the markets throughout India, you won't find any better businessmen
in the West. Generally speaking the Indian businessmen are very
expert at doing business but, they are not making very complicated
businesses. They are selling clothes, cooking utensils, practical things,
etc, things you actually need. But basically it is simple, and they are
satisfied with their simple business. They are not mad to expand.
These businessmen are satisfied, their business is not actually their
real business. Every morning they get up before dawn and visit a holy
sanctum or offer and prayers at there establishments, in front of a
pictorial deity. The shops are opened at the earliest, as work in India is
worship; they start their business then at lunch time they close for
lunch and after lunch rest during the hottest part of the day. Then at
around three o'clock they are open again and do business into the
evening. We are happy to live this way and whatever is coming our
way is by the mercy of God. They just need to make some profit to
maintain their families. Some businessmen are doing very well and
wealthy, and some have very small establishments and are quite poor.
They more or less accept whatever they have as their lot in life, it's
not that they don't endeavor to make their life successful, they try to
make money, but they accept that behind everything is the hand of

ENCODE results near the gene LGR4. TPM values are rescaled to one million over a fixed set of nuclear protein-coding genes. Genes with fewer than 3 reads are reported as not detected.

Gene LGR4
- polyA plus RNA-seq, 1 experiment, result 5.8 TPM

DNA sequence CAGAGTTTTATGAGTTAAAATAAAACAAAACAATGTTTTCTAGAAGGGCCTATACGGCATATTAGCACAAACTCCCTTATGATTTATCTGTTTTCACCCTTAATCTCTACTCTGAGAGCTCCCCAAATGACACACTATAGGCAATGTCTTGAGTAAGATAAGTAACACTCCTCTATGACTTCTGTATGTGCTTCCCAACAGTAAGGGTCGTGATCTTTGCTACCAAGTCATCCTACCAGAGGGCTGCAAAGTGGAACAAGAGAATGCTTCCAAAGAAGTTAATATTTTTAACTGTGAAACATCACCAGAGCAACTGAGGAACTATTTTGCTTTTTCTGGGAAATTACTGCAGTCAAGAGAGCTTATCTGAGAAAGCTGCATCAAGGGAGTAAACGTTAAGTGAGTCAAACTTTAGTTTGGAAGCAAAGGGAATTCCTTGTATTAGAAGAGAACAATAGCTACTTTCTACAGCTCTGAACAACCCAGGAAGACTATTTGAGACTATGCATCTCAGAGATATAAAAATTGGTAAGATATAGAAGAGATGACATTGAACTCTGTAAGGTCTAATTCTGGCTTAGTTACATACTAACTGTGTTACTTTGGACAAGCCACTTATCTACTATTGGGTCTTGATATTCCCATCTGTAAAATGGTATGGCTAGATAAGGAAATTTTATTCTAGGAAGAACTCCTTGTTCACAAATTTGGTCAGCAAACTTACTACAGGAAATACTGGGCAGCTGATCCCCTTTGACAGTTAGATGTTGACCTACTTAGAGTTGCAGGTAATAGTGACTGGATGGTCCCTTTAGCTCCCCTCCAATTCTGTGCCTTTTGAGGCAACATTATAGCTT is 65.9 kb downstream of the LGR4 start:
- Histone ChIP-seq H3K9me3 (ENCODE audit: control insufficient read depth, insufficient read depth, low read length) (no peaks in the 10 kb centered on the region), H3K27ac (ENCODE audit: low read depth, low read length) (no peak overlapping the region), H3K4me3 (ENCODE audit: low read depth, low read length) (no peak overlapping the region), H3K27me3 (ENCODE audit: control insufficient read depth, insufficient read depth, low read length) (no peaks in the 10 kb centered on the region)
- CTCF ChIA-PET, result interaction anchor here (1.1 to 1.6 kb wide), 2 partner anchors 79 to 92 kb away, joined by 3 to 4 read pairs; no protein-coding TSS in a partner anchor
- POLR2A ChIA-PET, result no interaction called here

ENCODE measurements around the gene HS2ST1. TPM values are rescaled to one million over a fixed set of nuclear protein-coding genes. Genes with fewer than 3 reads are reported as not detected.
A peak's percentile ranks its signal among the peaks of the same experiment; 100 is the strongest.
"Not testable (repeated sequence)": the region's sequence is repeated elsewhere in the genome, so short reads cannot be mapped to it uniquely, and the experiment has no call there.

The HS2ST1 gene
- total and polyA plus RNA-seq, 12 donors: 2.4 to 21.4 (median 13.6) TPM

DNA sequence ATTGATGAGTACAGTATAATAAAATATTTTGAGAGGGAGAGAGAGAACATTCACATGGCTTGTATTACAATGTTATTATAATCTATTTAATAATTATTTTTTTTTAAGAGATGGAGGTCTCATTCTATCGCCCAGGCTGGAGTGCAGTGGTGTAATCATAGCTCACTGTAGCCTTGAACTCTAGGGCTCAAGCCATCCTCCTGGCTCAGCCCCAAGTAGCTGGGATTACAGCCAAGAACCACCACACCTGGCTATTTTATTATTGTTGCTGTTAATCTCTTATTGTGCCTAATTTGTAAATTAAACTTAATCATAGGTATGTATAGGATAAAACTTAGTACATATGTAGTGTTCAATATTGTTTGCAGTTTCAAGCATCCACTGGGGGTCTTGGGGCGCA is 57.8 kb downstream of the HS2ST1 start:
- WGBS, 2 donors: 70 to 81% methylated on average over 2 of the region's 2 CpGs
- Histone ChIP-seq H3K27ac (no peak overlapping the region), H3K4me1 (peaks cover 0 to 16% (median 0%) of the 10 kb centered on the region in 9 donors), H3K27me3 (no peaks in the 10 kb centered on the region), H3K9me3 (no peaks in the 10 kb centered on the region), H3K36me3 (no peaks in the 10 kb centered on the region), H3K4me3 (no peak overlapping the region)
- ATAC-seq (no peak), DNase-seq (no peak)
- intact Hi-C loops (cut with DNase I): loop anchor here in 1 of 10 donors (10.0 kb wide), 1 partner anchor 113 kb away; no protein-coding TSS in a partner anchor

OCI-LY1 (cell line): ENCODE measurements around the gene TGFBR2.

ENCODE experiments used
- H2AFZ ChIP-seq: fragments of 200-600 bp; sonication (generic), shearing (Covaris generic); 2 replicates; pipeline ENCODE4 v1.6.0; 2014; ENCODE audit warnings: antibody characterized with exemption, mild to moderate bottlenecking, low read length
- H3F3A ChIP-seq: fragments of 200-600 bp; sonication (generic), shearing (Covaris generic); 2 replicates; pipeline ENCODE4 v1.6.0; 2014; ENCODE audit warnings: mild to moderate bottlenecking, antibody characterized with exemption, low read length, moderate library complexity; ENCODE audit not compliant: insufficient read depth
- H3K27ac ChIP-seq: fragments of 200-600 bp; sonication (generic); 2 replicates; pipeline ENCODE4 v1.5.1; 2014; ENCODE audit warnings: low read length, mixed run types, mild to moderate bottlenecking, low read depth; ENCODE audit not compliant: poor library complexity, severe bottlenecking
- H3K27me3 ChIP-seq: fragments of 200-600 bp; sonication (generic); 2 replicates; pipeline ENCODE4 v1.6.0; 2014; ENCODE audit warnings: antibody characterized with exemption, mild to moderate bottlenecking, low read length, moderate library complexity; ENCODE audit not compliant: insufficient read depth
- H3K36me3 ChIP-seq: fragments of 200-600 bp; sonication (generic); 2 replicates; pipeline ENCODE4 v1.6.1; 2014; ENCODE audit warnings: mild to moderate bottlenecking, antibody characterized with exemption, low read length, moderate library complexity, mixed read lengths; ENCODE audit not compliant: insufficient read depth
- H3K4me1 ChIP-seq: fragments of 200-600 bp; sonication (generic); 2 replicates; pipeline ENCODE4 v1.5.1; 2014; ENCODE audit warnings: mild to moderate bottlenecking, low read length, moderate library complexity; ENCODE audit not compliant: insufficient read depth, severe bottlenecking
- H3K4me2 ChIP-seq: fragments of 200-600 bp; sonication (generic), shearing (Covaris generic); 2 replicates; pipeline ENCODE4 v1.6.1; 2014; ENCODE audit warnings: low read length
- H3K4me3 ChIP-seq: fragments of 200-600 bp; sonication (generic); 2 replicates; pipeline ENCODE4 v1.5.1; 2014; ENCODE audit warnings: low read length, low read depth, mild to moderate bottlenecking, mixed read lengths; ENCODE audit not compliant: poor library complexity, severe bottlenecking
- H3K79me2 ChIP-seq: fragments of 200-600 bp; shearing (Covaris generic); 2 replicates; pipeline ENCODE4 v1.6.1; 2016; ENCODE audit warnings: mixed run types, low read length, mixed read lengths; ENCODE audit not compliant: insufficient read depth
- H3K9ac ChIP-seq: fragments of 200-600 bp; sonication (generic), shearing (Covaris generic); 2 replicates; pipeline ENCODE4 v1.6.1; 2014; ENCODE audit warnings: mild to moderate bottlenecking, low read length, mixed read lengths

the Supreme Lord.

But in Sydney, it is different. We see a different type of business

in Sydney. You would not find a single satisfied businessman, they are
always disturbed, wanting to expand their business, the people
working in one company want to go to work for some other bigger
company and nobody is satisfied. This mentality is cultivated, it's
encouraged by the whole Western capitalistic system. This Western
system works by cultivating dissatisfaction. But in India, mostly it is
not like this. The difference between a businessman here and in
Sydney is quite striking. The difference is the spiritual background. The
business activities are similar. Many businessmen are doing business
more or less in the same way in Sydney as in Bangalore, but their
backgrounds are different. The Sydney businessmen take their
business so seriously, it consumes all their energy, it's their whole life,
it's everything to them; their whole world. Of course it is a means to
all our ends. But in the Indian context, the business is just an

In India, our understanding and stand towards secularism, our

policies, legal structures, education, etc, have, to a great extent,
saped our colonial past. Adding on to this is the globalization and the
liberal market, which have changed the whole topography of our cities
and towns. It also plays a part in inspiring our imagination with the
images we see daily, everywhere. We are also proud owners of a very
well kept spiritual background in all our religions, throughout the

So, one can say that the Indian cultural aspect is much more
tightly bound than the loosely knit Western counterpart. Indeed, to
understand the Indian way, one should have a different mindset which
might help one to differentiate between the cultural practices and day
to day activities held around. This will, in turn, help us to understand
our culture better and other cultures in a different perspective.